The Third Parties. The most interesting and underreported factor in the Clinton-Giuliani race may be the competition taking place between the two camps to win the favor of New York State's most influential 3rd parties. The two campaigns are known to be courting at least two of the three most influential parties: The Independence Party, The Liberal Party and The Conservative Party. And with good reason. First, many credit Sen. Charles Schumer's victory over Alfonse D'Amato (in the 1998 Senate race) to the fact that Schumer received 109,027 votes from individuals voting for him on the Independence Party line. The Independence Party party line appears third on the ballot, right after the Republican and Democratic parties. Secondly, the Liberal Party-- whose positions on healthcare, abortion, education , civil rights and the environment traditionally link them to Democrats-- endorsed Mayor Giuliani in the last election for Mayor of New York City. And third, no Republican has won in a statewide race in New York without the endorsement of the Conservative Party. In 1994 the Conservative party represented the margin of victory for Governor George Pataki and Attorney General Dennis Vacco and for Sen. Alfonse D'Amato in 1980 and 1992. Interestingly, no one has ever simultaneously received the Liberal and Conservative endorsements. All three parties-- though having have candidates of their own-- often endorse Democrat and Republican candidates that endorse their principles. The implications of this tradition are enormous and will certainly impact the race between Mrs. Clinton and Mayor Giuliani, possibly even determining its outcome. Currently, Mayor Giuliani is seeking the Conservative Party endorsement but may not gain it because of his pro-choice stance. And though the Liberal Party endorsed him for Mayor in 1997, the party is displeased with Giuliani's handling of the New York City's public school system. However, Mayor Giuliani's efforts to obtain the Independence party's endorsement have been helped by his position advocating that New York's ballot access laws be changed and specifically for advocating that the primary laws that were used in the unsuccessful attempt to prevent Sen. John McCain from competing in the GOP's New York primary be disposed of altogether. Mayor Giuliani's stance may help him with the Independence Party because the party is a strong advocate of ballot-access laws and political reform.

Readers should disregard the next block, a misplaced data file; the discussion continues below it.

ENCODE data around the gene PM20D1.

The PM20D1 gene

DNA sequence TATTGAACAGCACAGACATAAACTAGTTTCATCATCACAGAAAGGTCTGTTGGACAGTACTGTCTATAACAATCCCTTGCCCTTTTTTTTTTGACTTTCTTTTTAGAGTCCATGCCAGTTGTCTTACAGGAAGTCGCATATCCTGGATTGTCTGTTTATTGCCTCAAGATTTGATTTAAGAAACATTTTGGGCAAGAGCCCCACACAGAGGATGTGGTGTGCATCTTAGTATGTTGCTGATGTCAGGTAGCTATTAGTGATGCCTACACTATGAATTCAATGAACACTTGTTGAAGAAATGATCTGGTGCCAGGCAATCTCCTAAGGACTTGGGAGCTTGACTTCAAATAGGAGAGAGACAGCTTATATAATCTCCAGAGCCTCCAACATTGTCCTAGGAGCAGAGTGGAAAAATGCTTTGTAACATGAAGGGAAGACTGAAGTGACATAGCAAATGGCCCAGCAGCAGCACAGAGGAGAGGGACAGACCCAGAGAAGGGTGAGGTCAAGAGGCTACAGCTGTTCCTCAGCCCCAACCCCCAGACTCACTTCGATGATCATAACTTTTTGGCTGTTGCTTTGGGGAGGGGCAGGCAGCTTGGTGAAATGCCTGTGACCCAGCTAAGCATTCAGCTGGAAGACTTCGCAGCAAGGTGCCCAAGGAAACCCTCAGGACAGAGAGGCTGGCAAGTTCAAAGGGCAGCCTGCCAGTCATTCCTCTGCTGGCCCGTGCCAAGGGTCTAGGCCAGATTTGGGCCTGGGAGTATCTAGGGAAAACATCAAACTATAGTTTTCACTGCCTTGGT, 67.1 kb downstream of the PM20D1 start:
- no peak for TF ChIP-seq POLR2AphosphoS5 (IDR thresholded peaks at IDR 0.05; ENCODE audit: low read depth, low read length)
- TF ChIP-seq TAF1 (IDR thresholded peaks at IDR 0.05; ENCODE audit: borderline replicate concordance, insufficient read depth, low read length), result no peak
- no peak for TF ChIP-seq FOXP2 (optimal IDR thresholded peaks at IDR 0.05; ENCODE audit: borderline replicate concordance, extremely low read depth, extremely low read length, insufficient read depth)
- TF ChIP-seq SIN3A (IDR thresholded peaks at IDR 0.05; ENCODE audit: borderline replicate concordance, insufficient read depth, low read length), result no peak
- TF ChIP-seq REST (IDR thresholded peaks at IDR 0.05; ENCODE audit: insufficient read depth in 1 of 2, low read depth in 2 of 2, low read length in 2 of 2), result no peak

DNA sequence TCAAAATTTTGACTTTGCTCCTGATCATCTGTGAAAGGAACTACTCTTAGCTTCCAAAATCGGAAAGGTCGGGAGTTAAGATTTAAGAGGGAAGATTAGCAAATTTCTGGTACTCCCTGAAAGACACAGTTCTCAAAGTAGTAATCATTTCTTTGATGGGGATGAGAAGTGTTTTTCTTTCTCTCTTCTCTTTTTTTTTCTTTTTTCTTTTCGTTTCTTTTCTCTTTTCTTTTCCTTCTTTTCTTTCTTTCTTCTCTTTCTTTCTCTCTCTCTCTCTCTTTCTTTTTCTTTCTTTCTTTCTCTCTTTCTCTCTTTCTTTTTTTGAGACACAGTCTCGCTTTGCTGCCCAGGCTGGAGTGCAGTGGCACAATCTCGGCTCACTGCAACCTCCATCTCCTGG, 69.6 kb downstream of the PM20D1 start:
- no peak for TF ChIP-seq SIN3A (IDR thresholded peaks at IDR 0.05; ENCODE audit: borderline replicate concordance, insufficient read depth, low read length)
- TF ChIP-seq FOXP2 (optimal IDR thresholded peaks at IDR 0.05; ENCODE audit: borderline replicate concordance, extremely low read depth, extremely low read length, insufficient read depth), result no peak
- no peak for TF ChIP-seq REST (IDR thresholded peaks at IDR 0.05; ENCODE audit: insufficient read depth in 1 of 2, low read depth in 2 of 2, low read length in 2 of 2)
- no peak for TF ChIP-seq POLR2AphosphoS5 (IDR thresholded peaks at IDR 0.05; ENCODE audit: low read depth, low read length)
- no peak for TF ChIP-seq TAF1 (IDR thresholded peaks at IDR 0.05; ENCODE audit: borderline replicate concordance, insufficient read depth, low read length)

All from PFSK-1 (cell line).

Mayor Giuliani would love to win the endorsement of all three of the parties and has an outside chance of doing so. Mrs. Clinton has no chance of winning the endorsement of the Conservative Party and is focusing her attention on the Independence Party and the Liberal Party. The Independence Party is considering endorsing Mrs. Clinton at present but may force her to compete for the party's nomination in a primary to be held in September. If Mrs. Clinton does not embrace Independence Party issues regarding political reform it is believed that the party may run a candidate that will almost certainly take votes away from her in November.